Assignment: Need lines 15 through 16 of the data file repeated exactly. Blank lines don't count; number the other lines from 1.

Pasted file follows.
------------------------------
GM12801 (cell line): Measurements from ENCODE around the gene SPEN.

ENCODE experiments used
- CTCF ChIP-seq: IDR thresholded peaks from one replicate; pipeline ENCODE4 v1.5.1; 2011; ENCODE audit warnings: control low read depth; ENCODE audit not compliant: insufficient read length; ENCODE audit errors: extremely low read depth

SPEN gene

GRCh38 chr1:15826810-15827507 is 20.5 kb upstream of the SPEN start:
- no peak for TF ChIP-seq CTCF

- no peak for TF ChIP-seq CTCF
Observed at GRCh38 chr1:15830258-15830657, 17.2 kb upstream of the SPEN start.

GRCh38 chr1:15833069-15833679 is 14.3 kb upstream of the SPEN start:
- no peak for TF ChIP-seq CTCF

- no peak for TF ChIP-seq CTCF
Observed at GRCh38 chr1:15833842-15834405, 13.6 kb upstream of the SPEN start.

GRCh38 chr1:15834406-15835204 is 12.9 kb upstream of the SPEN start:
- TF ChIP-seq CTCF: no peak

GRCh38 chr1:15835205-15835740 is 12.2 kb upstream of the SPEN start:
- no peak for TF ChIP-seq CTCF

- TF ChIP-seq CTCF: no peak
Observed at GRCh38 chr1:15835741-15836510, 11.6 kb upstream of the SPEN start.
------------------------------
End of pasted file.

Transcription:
GRCh38 chr1:15835205-15835740 is 12.2 kb upstream of the SPEN start:
- no peak for TF ChIP-seq CTCF